My earlier posts on Tanner’s new book can be found here. This final post looks at the relationship between Trinity and Politics. What got me thinking about this was a statement by a friend. This person was asked how he is able to balance his commitment to the poor and his position as a professor (not at Notre Dame). He gave an example: he was asked to teach a course on the Trinity but said no since this did not fit with his focus on shaping his students towards serving the poor and their liberation. This answer raised two basic questions in my mind: 1) for someone who is principally focused on the liberation of the poor, is it contrary to this focus to take time and teach topics like the Trinity (if one is competent to do so)? 2) Is the Trinity really so apolitical?
The first question is particularly complex and personal. Clearly the doctrine of the Trinity cannot be sealed off from a concern for liberation without creating a schizophrenia in our faith as we confess that God is triune and makes an option for the poor (or that we relate to God as triune and to humanity with our option for the poor). As Tanner argues in the introduction to Jesus, Humanity, and the Trinity, it is a task of systematic theology to show how different elements fit together coherently within a conception of the whole of the Christian life and faith. This leads directly to the second question. A common contemporary way of bringing together the Trinity and politics is to appeal to the Trinity as a model for communitarian life. I summarized Tanner’s critique of this in my second synopsis post (ch.5). Tanner insists that we image the 2nd person of the Trinity primarily and the whole Trinity only in that we image the Word’s relation to the other persons of the Trinity (Christ the Key, 141). Through the humanity of Jesus, our lives are remade into the image of the Trinity in that we are united to the Word by the presence of the Holy Spirit (235).
But what does this have to do with politics? Tanner’s primary answer is that our trinitarian form of life toward others is shown in the way Jesus treated others (in his trinitarian form of life as hypostatically united to the Word) (236-237). I find Tanner’s analysis compelling. We enter the Trinity and image the Trinity through the second person of the Trinity and, properly understood, this cannot be cut off from political and concrete action. Yet I would push Tanner on two further points. First, she emphasizes that the Son and Spirit are sent and interdependently work to unite us to God. A different but equally valid image is that they are sent to bring about God’s Kingdom. Thus I think we could connect our trinitarian form of life more explicitly to this Kingdom than Tanner tends to do. Second, certain formal principles can be gathered from the divine life and applied to human communion even if one rejects the overall appeal to the Trinity as a model for communitarian life. For example, the Trinity shows the positivity of otherness. Creaturely otherness (vis-a-vis each other and God) is grounded in the eternal otherness within God. The good of otherness, of course, needs to be complemented by more concrete principles (such as Tanner’s focus on the concrete life of Jesus) but it contributes something nonetheless.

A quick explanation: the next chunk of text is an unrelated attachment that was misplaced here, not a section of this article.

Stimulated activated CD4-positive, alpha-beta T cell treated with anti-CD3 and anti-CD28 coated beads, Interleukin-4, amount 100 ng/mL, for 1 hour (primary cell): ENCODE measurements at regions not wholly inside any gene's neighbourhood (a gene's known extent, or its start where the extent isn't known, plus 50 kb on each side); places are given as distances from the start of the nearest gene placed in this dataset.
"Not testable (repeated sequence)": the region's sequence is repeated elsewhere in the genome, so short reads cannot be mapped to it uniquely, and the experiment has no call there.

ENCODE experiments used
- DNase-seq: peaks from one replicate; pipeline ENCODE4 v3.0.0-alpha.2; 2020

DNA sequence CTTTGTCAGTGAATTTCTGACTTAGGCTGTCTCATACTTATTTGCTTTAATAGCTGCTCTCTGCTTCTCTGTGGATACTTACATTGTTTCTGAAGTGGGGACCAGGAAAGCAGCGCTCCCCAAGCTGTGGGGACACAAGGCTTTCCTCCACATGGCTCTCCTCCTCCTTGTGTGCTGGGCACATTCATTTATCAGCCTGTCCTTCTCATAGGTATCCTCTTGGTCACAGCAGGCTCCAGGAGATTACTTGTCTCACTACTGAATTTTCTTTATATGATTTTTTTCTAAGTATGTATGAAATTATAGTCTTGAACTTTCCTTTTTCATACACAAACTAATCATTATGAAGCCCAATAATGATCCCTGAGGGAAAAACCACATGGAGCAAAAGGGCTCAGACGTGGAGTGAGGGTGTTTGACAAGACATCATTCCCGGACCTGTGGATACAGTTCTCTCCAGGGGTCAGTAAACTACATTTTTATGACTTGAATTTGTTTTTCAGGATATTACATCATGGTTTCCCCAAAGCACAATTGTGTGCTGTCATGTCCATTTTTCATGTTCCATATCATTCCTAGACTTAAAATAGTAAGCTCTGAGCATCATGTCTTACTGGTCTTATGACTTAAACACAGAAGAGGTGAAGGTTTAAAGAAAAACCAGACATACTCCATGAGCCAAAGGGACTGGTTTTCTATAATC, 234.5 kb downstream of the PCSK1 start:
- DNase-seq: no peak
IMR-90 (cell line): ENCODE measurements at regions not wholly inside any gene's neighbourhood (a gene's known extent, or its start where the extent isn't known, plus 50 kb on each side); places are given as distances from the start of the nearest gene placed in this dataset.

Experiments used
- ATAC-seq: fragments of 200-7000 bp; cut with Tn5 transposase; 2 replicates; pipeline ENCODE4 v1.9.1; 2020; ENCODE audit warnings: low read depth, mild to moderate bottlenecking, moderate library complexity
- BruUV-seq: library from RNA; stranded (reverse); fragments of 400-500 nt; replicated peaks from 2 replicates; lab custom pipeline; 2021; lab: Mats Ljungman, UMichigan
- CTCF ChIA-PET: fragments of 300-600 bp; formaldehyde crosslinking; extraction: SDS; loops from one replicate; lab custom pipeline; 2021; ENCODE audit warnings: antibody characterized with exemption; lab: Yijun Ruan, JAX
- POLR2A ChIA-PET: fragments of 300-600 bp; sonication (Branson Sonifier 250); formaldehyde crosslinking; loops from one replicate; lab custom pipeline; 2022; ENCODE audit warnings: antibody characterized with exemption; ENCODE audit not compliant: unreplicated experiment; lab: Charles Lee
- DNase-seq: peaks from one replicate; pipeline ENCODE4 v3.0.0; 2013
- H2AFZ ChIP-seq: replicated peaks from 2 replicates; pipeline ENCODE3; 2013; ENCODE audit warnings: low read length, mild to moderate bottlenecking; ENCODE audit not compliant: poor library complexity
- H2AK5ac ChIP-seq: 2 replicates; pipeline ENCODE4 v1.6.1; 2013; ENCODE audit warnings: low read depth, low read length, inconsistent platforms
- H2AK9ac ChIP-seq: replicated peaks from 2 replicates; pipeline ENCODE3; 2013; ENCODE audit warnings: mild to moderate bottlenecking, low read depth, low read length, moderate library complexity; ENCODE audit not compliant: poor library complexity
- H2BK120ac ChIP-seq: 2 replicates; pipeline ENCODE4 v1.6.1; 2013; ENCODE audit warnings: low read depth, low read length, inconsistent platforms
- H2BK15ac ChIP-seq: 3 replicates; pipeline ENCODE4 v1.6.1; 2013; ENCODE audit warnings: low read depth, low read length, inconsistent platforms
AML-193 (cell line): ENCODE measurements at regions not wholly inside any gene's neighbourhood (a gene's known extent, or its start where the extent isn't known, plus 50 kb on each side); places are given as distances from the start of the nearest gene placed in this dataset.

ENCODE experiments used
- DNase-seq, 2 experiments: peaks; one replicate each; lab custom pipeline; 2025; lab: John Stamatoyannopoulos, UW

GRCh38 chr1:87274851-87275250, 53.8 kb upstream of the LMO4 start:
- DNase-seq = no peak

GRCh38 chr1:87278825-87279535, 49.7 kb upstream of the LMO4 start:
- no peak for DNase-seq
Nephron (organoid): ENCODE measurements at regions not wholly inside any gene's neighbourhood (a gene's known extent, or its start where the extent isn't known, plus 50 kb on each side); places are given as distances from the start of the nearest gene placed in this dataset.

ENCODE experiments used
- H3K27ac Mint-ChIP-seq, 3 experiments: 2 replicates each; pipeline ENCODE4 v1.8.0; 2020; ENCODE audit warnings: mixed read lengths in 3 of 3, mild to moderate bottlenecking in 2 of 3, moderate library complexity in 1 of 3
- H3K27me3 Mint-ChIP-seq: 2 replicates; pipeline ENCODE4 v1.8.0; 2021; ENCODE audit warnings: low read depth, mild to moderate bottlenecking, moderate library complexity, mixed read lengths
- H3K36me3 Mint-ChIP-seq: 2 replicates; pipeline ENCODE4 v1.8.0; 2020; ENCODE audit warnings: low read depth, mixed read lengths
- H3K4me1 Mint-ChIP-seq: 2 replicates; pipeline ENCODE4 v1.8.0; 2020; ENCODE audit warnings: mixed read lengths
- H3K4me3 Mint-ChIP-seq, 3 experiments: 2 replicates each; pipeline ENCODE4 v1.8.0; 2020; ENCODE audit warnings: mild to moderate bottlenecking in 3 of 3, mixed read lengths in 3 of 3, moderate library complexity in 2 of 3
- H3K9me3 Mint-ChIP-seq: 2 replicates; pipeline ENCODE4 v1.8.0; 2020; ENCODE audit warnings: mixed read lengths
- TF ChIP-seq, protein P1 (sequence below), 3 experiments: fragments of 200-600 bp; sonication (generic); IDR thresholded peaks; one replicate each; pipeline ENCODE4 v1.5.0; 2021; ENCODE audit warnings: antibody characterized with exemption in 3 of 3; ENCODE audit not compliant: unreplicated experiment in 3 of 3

Kathryn Tanner is one of the best theologians in the world today and her newest book, Christ the Key, develops her previous thought in new and interesting directions. In her previous books she argued for the radical transcendence of God as constitutive for coherent Christian discourse (God and Creation in Christian Theology, 1988), the progressive political potential of an affirmation of divine transcendence (God and Politics, 1992), the implications of post-modern cultural theory for theology (Theories of Culture, 1997), a brief systematic theology for the whole of the Christian faith which centers of the meaning of Jesus Christ for us (Jesus, Humanity, and the Trinity, 2001), and a model of non-competitive relations and unconditional giving (Economies of Grace, 2005). Christ the Key has connections to each of her previous works but is explicitly the sequel to Jesus, Humanity, and the Trinity. Both have the same fundamental vision: “God’s wants to gives us the fullness of God’s own life through the closest possible relationship with us as that comes to completion in Christ” (Christ the Key, vii).
Christ the Key developed out of her Warfield Lectures given at Princeton Theological Seminary in 2007 (reported on with great detail by a few bloggers at Princeton—1, 2, 3). It will also be the subject of a panel discussion at the Midwest AAR this March. In this post I am simply going to provide a basic summary of her key arguments in the first half of the book (chapters 1-3). This will be followed by another post covering the second half as well as a few posts that will engage some of her most important and/or provocative points in dialogue with other thinkers. (note: given the length of this intro and the need for a synopsis, this post will be longer than usual)